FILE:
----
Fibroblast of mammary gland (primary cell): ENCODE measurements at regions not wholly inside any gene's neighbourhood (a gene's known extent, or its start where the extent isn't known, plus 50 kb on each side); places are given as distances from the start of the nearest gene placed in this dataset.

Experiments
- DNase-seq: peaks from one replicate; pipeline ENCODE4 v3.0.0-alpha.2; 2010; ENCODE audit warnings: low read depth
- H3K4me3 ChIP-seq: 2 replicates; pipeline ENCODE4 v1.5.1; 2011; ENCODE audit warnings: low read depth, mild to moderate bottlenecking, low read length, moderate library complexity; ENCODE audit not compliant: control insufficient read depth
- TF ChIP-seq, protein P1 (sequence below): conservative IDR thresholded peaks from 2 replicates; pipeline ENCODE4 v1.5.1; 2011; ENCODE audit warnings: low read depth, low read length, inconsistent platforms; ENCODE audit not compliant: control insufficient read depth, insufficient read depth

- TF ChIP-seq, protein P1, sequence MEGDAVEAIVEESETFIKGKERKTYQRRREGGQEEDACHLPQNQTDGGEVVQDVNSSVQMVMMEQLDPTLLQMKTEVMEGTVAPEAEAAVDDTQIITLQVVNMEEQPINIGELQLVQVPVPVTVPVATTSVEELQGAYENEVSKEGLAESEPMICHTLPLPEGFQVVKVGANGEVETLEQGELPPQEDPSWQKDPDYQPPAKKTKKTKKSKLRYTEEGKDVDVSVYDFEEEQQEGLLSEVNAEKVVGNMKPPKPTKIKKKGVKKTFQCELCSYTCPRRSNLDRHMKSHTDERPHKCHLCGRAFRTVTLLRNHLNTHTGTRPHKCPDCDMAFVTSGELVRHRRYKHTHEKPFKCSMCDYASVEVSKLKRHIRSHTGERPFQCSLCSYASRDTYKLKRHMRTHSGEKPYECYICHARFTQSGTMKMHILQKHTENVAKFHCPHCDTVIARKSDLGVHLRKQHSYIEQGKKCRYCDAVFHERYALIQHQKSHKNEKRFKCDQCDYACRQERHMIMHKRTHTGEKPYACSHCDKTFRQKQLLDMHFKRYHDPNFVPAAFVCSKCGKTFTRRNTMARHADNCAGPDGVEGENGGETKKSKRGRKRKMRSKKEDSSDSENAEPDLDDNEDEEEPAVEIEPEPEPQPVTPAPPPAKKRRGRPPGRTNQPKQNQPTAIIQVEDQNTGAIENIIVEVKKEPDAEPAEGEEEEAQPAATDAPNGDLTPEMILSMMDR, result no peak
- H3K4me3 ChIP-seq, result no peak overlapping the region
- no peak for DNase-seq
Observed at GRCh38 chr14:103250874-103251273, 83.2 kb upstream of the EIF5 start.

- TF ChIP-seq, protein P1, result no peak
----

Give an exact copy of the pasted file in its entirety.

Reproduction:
Fibroblast of mammary gland (primary cell): ENCODE measurements at regions not wholly inside any gene's neighbourhood (a gene's known extent, or its start where the extent isn't known, plus 50 kb on each side); places are given as distances from the start of the nearest gene placed in this dataset.

Experiments
- DNase-seq: peaks from one replicate; pipeline ENCODE4 v3.0.0-alpha.2; 2010; ENCODE audit warnings: low read depth
- H3K4me3 ChIP-seq: 2 replicates; pipeline ENCODE4 v1.5.1; 2011; ENCODE audit warnings: low read depth, mild to moderate bottlenecking, low read length, moderate library complexity; ENCODE audit not compliant: control insufficient read depth
- TF ChIP-seq, protein P1 (sequence below): conservative IDR thresholded peaks from 2 replicates; pipeline ENCODE4 v1.5.1; 2011; ENCODE audit warnings: low read depth, low read length, inconsistent platforms; ENCODE audit not compliant: control insufficient read depth, insufficient read depth

- TF ChIP-seq, protein P1, sequence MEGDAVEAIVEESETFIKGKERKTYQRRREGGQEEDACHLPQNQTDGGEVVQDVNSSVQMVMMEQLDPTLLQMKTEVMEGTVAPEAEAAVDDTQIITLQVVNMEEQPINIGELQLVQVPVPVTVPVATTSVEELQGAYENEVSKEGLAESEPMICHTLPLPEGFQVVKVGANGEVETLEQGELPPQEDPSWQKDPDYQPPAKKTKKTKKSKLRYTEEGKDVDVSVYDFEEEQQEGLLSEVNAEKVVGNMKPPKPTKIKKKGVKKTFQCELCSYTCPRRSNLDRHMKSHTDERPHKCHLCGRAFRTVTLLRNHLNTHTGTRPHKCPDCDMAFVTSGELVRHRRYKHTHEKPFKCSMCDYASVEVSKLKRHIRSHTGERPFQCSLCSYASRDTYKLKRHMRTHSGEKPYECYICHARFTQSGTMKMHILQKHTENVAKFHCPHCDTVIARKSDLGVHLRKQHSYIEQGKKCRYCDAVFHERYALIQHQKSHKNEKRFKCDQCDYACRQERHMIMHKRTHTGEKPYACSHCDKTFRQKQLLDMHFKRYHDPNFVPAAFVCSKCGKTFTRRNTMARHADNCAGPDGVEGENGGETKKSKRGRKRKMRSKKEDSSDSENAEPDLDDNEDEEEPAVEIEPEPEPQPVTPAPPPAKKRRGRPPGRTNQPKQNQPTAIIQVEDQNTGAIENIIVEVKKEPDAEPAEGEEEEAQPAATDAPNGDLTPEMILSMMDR, result no peak
- H3K4me3 ChIP-seq, result no peak overlapping the region
- no peak for DNase-seq
Observed at GRCh38 chr14:103250874-103251273, 83.2 kb upstream of the EIF5 start.

- TF ChIP-seq, protein P1, result no peak